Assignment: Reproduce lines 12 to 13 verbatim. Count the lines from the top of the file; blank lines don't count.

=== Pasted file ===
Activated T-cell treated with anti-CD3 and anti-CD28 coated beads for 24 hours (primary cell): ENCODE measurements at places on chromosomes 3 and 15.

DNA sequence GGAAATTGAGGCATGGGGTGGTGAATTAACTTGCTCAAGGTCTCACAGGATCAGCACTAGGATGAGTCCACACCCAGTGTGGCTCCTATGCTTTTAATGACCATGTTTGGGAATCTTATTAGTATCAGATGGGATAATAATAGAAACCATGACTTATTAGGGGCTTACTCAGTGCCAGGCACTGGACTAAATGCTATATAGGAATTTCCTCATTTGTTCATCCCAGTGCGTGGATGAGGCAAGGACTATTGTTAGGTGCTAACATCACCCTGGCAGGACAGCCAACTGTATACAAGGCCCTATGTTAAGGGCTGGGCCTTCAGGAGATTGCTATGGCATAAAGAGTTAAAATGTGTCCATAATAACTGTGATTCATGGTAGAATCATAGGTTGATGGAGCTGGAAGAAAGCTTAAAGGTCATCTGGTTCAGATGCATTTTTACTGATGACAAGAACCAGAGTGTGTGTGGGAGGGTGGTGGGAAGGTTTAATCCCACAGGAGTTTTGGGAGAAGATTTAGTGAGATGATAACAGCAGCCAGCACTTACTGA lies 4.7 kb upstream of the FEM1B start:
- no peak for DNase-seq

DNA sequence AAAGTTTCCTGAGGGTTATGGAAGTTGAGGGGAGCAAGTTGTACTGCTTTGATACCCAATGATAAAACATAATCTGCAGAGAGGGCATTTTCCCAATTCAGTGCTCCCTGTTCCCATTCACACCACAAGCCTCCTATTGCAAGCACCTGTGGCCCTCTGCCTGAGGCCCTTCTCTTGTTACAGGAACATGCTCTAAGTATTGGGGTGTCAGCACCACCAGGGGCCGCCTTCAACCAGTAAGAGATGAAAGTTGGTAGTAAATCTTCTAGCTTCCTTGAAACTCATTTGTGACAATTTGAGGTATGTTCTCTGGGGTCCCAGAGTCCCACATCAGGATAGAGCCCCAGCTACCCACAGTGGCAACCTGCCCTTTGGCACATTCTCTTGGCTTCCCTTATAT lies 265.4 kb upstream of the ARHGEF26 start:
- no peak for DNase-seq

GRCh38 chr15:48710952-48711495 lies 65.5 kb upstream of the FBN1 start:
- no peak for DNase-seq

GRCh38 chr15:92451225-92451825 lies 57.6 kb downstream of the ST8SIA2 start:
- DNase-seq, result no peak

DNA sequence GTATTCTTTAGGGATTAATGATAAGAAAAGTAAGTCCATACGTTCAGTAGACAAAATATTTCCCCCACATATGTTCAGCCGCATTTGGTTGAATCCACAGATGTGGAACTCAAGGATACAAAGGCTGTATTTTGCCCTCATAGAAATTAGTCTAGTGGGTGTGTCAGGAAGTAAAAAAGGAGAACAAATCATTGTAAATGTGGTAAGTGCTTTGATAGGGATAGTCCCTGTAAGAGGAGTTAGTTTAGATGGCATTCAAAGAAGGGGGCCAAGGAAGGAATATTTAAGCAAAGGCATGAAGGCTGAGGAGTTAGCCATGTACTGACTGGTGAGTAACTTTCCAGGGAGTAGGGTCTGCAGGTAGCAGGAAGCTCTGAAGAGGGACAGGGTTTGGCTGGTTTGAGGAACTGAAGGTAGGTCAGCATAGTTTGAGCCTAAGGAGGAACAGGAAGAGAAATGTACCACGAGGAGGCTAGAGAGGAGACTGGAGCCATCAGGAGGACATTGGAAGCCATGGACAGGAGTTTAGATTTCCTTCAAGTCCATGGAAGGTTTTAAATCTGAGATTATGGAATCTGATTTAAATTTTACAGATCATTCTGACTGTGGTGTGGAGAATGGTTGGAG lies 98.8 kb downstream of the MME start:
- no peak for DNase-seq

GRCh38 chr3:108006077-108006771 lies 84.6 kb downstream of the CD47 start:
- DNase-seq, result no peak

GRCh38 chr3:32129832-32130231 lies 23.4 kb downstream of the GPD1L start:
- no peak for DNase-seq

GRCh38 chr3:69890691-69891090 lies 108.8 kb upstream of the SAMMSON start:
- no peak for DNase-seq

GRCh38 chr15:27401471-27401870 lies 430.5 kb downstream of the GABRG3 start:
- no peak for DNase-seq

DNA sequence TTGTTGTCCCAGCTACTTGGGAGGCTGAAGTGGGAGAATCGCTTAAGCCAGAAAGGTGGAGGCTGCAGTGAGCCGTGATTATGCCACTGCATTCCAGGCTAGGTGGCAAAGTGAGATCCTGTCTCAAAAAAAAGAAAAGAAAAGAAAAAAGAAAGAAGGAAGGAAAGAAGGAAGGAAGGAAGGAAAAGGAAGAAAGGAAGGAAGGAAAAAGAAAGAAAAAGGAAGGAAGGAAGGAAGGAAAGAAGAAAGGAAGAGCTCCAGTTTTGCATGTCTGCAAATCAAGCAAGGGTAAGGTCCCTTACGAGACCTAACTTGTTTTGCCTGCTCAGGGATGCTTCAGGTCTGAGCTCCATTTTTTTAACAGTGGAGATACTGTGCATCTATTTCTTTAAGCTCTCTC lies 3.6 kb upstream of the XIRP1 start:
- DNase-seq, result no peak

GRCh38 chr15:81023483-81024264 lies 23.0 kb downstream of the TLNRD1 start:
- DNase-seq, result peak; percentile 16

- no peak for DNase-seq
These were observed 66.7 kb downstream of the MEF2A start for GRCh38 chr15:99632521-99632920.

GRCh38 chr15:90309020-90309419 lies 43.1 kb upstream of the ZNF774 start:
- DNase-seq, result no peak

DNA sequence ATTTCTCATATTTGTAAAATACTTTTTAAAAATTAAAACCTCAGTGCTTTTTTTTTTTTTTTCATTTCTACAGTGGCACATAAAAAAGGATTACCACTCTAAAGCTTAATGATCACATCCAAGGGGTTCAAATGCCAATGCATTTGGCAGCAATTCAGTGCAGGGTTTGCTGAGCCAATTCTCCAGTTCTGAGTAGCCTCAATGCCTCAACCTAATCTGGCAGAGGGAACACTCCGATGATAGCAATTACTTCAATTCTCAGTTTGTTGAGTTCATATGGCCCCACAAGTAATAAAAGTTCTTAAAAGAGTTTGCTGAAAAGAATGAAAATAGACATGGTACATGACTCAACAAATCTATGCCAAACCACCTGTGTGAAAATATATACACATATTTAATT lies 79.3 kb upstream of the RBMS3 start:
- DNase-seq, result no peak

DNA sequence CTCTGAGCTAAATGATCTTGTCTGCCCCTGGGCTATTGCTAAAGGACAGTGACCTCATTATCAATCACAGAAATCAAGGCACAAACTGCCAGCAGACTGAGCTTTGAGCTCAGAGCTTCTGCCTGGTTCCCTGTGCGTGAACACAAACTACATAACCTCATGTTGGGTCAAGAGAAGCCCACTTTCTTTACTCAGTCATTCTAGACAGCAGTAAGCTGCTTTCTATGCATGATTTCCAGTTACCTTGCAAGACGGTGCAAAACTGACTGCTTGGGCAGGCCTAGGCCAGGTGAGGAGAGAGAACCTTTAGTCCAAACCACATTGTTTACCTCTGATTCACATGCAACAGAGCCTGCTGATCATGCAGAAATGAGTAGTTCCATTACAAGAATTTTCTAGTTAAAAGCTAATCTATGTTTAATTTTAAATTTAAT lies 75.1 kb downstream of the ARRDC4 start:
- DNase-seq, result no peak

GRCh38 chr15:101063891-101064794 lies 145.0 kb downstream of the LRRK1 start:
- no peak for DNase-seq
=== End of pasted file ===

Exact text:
GRCh38 chr3:108006077-108006771 lies 84.6 kb downstream of the CD47 start:
- DNase-seq, result no peak